IASbaba’s Daily Current Affairs – 9th & 10th September, 2015

  • September 10, 2015
  • 8
IASbaba's Daily Current Affairs Analysis, IASbaba's Daily Current Affairs September 2015, International, National, UPSC
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IASbaba’s Daily Current Affairs- 9th & 10th September, 2015




Cleaner Coal vs. Zero Coal


Recently, World Bank has clearly stated that with few exceptional circumstances, it will no longer fund coal projects in developing countries.

Related concern:

  • Coal based plants are polluting environment and also they are contributing toTongia-min climate change and associated risks.
  • In India, coal based projects cannot be phased out, there are many cheap plants installed and running to capacity and many are under construction.
  • These plants do not run optimally. They are not efficient and also degrading environment.
  • Though India has huge potential for Renewable Energy, there lies a gap in switching from coal based power generation to renewable energy future.
  • In the face of the World Bank’s stand on funds for coal based project, CIL will continue to take up coal projects. Also, CIL has repaid the loan taken from World Bank and will continue its business as usual approach


Coal Emission: India China vis-a-vis :

  • In 2012, China emitted 5 times as compared that t India’s carbon emission.
  • Aim of India is not to reach the level of carbon emission as that of USA and China. But, India cannot limit the emission at the cost of human development.


Way Forward:

If carbon emission is troubling whole world and is a concern, then efforts should be made for better coal utilization. Carbon emission can be reduced by improving efficiency. Waste ash needs to be treated and particulate emission should be minimized by treating it before releasing in atmosphere. Adequate provisions need to be followed.

Carbon Emission can be reduced by

  • Optimal use of coal, this can be ascertained by use of less coal for more output
  • Moving from present sub-critical coal power plant to super-critical coal power plant.
  • Replacing the power plant with the super critical plant alone will reduce the coal usage by nearly 15 percent.

Need of hour:

  • Clean coal is under development worldwide. But, cleaner coal in terms of more efficient coal plant will need technological innovation, policy support and financing.
  • Power grid also needs balancing; with smart grid in operation we can assume coal to be cleaner.
  • India will depend on coal to meet energy requirement, without global support and push for improvement, the result would be suboptimal and more polluting plants.

Improvement in technological innovation and financial support are inevitable need for treating high ash content Indian coal effectively.

Better policy, switching gradually from coal based energy generation to cleaner coal based plant can help in reducing emission and can lead to development not at the stake of environmental degradation.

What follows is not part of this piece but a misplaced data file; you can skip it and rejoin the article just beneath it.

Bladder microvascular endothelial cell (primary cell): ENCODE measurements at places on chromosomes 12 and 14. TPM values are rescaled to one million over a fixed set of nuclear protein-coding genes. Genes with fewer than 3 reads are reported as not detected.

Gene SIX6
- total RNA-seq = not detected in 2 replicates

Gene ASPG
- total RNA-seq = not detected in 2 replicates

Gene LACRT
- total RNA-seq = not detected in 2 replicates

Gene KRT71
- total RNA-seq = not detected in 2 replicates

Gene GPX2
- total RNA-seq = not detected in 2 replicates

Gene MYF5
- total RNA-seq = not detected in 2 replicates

Connecting the dots:

  • ‘The global push to end coal appears to be a manifestation, which is sometimes aimed at limiting dangerous forms of growth but often ends up being against all new growth’. Comment in light of the statement.
  • ‘Cleaner coal requires innovation to work well with high-ash Indian coal.’ What other steps can India take to ensure clean coal use?




Does India need Russia anymore?

  • Relations with Russia are a key pillar of India’s foreign policy and Russia has been a longstanding time-tested partner of India.
  • India has longstanding and wide-ranging cooperation with Russia in the field of defence.
  • With India being the second largest market for the Russian defence industry, more than 70% of the Indian Military’s hardware came from Russia.
  • However over the years, with Russia facing severe economic hardships and also development of close relationships between India and the western countries like USA, France, a question arises : Do we need Russia anymore ?

Present economic crises in Russia :

  • Russian economy mainly depends on export of crude oil and military defence experiment.
  • Over the last few months the global crude oil prices have hit an all time low of $50per barrel impacting negatively the Russian economy.
  • Western countries economic sanctions on Russia over the issues of Ukraine and Crimean annexation have turned the problems in Russia into a crises situation.
  • Russia can no longer afford an ambitious $650-million defence modernisation plan, particularly since -unlike western defence industries that remain commercially viable by producing both weaponry and civilian products – Russia’s defence industry serves only military buyers.

Alternatives available to India :

 Unlike in the 1990s, India has many more alternatives,

  • The United States is today eager to bolster India as an emerging counter-balance to China.